George Washington University School of Medicine - Speculum Yearbook (Washington, DC)

 - Class of 1963

Page 1 of 180

 

George Washington University School of Medicine - Speculum Yearbook (Washington, DC) online yearbook collection, 1963 Edition, Cover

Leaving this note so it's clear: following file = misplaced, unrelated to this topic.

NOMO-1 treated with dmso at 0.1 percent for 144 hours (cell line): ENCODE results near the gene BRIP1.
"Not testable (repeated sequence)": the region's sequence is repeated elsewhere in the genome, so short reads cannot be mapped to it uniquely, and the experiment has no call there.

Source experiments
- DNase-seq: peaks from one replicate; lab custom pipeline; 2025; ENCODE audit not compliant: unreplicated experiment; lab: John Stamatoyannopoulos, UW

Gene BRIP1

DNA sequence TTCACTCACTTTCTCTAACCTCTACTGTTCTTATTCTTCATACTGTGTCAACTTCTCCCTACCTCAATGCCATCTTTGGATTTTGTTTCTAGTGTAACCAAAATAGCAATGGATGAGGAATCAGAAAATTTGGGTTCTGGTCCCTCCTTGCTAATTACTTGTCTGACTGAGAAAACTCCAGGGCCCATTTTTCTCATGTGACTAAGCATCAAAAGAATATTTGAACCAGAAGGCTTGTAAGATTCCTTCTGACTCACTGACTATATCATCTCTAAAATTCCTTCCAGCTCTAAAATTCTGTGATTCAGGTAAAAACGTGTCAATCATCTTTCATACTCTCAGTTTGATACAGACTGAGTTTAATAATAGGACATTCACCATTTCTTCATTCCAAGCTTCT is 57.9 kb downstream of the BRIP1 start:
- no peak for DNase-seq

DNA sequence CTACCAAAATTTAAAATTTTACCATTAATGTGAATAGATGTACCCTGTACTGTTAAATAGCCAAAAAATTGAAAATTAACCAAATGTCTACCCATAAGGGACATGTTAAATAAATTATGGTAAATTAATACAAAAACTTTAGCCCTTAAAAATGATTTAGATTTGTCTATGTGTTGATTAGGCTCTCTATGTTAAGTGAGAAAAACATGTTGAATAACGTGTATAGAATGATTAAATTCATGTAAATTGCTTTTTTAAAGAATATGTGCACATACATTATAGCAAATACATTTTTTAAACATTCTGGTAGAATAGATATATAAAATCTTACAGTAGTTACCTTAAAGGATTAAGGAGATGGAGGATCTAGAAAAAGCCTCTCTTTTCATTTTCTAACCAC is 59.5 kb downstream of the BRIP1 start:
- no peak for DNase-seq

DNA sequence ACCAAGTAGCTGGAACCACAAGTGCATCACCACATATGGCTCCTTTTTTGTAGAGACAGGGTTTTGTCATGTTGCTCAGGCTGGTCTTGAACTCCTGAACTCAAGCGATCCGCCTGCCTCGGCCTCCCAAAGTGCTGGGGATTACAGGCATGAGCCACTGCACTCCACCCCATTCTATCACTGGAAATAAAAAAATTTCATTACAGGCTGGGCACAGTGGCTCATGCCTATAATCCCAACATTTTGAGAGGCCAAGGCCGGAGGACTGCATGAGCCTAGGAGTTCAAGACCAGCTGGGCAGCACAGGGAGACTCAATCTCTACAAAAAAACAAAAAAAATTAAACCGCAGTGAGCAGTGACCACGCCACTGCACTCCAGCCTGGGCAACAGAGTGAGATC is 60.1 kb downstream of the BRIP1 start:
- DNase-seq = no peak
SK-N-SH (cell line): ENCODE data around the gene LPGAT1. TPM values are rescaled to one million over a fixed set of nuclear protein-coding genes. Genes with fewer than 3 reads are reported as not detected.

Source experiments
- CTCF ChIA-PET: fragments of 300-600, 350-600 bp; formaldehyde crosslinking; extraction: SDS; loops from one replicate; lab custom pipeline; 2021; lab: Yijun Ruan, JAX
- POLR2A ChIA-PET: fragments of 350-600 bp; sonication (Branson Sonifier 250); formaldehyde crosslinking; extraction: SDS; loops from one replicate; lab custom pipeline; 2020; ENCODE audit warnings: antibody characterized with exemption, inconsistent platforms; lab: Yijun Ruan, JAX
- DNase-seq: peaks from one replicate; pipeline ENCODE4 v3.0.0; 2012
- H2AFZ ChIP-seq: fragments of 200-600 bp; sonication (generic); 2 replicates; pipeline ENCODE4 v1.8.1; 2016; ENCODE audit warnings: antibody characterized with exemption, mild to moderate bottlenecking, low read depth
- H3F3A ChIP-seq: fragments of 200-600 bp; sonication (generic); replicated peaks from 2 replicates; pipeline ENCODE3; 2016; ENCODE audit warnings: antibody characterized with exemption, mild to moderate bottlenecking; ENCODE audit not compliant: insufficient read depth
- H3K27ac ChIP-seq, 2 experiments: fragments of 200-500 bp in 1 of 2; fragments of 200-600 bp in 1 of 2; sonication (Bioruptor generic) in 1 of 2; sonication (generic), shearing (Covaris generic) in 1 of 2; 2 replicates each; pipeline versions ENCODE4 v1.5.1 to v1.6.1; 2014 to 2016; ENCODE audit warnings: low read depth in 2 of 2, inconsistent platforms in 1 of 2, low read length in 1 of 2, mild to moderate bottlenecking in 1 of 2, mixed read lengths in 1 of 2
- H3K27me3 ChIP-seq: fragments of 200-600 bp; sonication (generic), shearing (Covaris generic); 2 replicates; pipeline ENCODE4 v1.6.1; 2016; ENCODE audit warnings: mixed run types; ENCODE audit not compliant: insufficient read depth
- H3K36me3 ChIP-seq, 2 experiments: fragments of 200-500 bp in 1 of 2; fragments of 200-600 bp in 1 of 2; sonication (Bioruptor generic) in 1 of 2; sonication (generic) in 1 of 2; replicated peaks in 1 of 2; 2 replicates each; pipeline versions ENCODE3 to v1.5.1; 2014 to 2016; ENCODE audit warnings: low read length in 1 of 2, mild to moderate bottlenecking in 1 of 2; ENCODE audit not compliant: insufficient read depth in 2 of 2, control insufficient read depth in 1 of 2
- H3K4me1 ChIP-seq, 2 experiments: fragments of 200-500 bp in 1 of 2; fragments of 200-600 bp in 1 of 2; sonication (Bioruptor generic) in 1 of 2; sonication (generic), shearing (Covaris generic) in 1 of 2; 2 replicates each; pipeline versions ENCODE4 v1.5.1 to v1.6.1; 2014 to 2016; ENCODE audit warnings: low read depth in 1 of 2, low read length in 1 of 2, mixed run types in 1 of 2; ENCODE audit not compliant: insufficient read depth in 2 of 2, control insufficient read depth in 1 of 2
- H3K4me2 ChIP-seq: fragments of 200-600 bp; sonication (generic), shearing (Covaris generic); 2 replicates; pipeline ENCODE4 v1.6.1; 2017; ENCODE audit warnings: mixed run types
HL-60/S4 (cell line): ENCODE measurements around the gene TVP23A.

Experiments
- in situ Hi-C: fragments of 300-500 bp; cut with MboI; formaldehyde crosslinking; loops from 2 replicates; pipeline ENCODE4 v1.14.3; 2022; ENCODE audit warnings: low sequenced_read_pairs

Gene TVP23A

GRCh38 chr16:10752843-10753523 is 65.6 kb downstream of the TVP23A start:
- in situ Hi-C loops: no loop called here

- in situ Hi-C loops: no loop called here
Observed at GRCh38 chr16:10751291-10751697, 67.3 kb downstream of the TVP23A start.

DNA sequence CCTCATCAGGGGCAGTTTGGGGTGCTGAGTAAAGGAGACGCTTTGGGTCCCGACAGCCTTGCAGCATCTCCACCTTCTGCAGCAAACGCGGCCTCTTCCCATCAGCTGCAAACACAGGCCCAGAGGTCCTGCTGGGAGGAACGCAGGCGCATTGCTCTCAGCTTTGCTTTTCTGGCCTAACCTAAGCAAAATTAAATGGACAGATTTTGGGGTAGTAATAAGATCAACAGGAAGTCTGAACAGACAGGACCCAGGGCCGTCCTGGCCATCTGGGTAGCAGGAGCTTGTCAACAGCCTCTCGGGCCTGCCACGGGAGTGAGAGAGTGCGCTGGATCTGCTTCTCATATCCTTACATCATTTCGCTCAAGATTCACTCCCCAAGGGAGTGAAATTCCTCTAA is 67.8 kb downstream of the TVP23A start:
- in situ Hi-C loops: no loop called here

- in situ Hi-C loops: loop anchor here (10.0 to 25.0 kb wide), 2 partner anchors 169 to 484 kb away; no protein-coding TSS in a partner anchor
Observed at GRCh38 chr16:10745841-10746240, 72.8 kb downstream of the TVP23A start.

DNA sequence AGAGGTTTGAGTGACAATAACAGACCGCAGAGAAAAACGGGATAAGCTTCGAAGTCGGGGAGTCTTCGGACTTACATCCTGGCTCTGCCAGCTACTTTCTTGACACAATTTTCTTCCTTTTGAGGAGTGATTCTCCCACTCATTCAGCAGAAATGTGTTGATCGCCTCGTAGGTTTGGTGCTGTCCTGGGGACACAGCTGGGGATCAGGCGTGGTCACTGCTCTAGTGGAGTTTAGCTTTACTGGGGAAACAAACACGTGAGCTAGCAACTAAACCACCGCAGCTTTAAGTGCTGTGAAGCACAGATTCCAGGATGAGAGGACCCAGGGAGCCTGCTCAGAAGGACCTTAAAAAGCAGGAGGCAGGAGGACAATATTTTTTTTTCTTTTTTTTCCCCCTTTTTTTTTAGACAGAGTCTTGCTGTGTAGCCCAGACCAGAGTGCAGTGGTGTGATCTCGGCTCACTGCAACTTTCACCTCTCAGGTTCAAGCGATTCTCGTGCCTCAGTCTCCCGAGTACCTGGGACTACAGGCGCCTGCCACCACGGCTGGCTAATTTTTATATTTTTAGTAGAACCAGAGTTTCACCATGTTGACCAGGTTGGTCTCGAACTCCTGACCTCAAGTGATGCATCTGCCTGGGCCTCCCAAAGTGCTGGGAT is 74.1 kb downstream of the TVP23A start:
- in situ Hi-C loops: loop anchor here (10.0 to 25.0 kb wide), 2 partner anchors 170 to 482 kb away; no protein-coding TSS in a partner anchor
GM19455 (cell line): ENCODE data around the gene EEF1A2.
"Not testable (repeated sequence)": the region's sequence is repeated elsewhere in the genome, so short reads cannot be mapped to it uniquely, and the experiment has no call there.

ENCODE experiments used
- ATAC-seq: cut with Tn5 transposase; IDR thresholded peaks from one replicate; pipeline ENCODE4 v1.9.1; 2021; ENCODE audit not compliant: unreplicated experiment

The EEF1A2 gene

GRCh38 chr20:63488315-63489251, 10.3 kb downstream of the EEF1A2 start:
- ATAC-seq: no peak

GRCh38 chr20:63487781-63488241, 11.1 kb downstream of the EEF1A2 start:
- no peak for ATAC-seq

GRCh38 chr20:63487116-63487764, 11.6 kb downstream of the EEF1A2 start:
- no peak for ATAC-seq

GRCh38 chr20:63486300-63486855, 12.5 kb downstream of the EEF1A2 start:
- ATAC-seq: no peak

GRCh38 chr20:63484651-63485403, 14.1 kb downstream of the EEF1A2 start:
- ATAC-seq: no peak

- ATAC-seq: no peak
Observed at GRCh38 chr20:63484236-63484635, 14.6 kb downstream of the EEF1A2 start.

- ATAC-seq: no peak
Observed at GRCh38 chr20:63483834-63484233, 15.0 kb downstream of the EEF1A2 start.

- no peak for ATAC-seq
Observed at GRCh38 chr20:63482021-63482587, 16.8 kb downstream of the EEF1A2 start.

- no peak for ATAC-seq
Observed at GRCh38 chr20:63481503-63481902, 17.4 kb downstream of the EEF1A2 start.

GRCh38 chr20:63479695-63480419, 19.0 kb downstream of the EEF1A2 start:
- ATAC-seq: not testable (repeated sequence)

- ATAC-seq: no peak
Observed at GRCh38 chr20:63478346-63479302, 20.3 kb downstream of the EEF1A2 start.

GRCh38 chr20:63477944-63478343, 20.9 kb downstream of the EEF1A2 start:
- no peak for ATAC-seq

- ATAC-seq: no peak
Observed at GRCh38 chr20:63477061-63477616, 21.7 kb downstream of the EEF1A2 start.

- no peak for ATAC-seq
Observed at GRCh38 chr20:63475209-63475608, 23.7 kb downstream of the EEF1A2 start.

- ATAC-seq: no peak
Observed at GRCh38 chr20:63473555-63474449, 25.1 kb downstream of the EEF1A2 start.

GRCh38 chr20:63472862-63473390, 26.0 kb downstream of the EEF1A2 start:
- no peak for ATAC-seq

Cover



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Text from Pages 1 - 180 of the 1963 volume: